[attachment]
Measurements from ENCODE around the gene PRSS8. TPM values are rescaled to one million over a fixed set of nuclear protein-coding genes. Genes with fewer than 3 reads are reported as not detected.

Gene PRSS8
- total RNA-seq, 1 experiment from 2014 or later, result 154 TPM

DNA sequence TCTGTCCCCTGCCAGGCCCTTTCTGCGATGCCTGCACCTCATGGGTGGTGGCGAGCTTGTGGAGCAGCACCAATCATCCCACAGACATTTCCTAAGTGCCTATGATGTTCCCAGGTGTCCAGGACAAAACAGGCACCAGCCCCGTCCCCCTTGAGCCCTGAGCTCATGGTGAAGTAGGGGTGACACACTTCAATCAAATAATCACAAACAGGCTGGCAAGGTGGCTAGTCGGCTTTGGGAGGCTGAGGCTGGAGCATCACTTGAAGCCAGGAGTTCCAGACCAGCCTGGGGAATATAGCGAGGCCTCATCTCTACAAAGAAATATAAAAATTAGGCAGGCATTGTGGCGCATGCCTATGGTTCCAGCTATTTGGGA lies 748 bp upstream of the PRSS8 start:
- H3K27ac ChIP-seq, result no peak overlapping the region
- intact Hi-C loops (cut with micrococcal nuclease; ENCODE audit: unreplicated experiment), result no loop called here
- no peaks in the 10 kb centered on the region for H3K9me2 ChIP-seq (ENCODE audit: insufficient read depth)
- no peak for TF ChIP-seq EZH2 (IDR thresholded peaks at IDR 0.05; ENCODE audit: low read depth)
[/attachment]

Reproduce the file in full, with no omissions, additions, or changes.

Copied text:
Measurements from ENCODE around the gene PRSS8. TPM values are rescaled to one million over a fixed set of nuclear protein-coding genes. Genes with fewer than 3 reads are reported as not detected.

Gene PRSS8
- total RNA-seq, 1 experiment from 2014 or later, result 154 TPM

DNA sequence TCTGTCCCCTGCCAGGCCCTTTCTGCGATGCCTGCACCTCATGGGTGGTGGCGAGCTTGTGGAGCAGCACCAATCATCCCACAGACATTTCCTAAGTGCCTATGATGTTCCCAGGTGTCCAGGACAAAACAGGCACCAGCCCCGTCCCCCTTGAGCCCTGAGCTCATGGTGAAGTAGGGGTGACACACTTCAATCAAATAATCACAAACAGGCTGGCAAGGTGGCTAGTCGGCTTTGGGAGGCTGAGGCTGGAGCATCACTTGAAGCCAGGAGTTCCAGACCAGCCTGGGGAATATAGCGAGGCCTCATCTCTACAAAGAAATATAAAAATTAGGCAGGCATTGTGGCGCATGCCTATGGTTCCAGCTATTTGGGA lies 748 bp upstream of the PRSS8 start:
- H3K27ac ChIP-seq, result no peak overlapping the region
- intact Hi-C loops (cut with micrococcal nuclease; ENCODE audit: unreplicated experiment), result no loop called here
- no peaks in the 10 kb centered on the region for H3K9me2 ChIP-seq (ENCODE audit: insufficient read depth)
- no peak for TF ChIP-seq EZH2 (IDR thresholded peaks at IDR 0.05; ENCODE audit: low read depth)